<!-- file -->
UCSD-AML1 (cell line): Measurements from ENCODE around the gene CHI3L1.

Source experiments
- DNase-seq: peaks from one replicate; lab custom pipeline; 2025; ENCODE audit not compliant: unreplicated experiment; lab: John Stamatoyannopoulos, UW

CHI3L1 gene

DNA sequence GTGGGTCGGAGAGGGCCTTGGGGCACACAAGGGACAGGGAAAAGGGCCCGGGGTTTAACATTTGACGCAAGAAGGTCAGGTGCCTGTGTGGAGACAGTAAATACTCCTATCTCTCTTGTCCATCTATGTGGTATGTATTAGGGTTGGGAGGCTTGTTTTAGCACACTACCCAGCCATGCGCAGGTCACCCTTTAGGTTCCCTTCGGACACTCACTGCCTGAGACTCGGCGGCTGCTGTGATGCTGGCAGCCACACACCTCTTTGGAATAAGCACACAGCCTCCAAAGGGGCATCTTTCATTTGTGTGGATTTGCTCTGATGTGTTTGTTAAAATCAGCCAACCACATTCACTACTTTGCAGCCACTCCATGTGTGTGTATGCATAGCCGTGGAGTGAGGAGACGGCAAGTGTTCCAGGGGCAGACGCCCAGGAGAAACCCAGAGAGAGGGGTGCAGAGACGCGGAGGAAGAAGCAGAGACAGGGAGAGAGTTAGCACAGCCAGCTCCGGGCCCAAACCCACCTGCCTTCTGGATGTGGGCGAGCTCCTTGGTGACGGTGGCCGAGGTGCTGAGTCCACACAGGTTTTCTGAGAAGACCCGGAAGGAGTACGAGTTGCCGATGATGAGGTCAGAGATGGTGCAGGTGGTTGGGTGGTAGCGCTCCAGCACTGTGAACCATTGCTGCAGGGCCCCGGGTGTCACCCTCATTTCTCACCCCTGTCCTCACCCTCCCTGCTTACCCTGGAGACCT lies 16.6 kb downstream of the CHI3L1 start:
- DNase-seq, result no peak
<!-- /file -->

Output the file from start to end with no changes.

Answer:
UCSD-AML1 (cell line): Measurements from ENCODE around the gene CHI3L1.

Source experiments
- DNase-seq: peaks from one replicate; lab custom pipeline; 2025; ENCODE audit not compliant: unreplicated experiment; lab: John Stamatoyannopoulos, UW

CHI3L1 gene

DNA sequence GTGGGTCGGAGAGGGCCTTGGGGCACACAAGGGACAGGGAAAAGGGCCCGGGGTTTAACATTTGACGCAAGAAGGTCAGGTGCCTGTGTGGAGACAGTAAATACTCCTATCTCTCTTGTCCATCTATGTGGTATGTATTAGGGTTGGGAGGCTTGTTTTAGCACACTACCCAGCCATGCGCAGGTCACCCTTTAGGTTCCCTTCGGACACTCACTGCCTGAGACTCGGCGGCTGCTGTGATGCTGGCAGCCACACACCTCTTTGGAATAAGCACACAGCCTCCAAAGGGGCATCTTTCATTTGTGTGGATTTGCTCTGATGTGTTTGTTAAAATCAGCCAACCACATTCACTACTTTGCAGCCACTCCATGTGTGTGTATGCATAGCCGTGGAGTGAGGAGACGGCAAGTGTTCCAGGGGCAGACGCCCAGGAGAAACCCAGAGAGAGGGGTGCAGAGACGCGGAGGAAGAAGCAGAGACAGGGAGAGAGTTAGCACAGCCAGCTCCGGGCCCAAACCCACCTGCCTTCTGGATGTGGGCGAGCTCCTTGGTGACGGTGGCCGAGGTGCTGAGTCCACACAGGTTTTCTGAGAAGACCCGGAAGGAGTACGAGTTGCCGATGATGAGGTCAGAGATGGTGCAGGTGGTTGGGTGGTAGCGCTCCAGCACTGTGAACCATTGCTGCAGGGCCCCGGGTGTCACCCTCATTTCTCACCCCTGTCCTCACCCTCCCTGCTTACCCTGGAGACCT lies 16.6 kb downstream of the CHI3L1 start:
- DNase-seq, result no peak